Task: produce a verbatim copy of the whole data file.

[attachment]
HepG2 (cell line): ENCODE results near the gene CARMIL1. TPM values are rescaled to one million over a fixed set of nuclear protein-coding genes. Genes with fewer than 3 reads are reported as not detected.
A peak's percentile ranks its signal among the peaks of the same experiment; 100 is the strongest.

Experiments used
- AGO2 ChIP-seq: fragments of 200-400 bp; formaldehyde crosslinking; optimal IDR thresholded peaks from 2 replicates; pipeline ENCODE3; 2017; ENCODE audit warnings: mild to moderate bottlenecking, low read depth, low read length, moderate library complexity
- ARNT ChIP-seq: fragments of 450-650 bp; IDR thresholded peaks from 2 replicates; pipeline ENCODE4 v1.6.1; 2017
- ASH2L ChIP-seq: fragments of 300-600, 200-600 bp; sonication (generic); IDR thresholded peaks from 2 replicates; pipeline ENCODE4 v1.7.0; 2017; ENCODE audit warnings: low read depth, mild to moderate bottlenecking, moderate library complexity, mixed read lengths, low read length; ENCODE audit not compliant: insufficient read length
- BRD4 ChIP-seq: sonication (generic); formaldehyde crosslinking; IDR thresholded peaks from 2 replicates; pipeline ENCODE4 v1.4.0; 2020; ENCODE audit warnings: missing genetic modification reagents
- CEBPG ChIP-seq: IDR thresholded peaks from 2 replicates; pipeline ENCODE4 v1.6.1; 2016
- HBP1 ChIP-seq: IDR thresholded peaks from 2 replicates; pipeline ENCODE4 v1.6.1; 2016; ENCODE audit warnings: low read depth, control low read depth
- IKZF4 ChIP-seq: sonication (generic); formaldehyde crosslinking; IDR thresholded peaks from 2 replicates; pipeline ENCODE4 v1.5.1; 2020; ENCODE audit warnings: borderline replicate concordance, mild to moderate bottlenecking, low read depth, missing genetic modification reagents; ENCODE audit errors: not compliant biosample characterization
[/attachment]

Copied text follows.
HepG2 (cell line): ENCODE results near the gene CARMIL1. TPM values are rescaled to one million over a fixed set of nuclear protein-coding genes. Genes with fewer than 3 reads are reported as not detected.
A peak's percentile ranks its signal among the peaks of the same experiment; 100 is the strongest.

Experiments used
- AGO2 ChIP-seq: fragments of 200-400 bp; formaldehyde crosslinking; optimal IDR thresholded peaks from 2 replicates; pipeline ENCODE3; 2017; ENCODE audit warnings: mild to moderate bottlenecking, low read depth, low read length, moderate library complexity
- ARNT ChIP-seq: fragments of 450-650 bp; IDR thresholded peaks from 2 replicates; pipeline ENCODE4 v1.6.1; 2017
- ASH2L ChIP-seq: fragments of 300-600, 200-600 bp; sonication (generic); IDR thresholded peaks from 2 replicates; pipeline ENCODE4 v1.7.0; 2017; ENCODE audit warnings: low read depth, mild to moderate bottlenecking, moderate library complexity, mixed read lengths, low read length; ENCODE audit not compliant: insufficient read length
- BRD4 ChIP-seq: sonication (generic); formaldehyde crosslinking; IDR thresholded peaks from 2 replicates; pipeline ENCODE4 v1.4.0; 2020; ENCODE audit warnings: missing genetic modification reagents
- CEBPG ChIP-seq: IDR thresholded peaks from 2 replicates; pipeline ENCODE4 v1.6.1; 2016
- HBP1 ChIP-seq: IDR thresholded peaks from 2 replicates; pipeline ENCODE4 v1.6.1; 2016; ENCODE audit warnings: low read depth, control low read depth
- IKZF4 ChIP-seq: sonication (generic); formaldehyde crosslinking; IDR thresholded peaks from 2 replicates; pipeline ENCODE4 v1.5.1; 2020; ENCODE audit warnings: borderline replicate concordance, mild to moderate bottlenecking, low read depth, missing genetic modification reagents; ENCODE audit errors: not compliant biosample characterization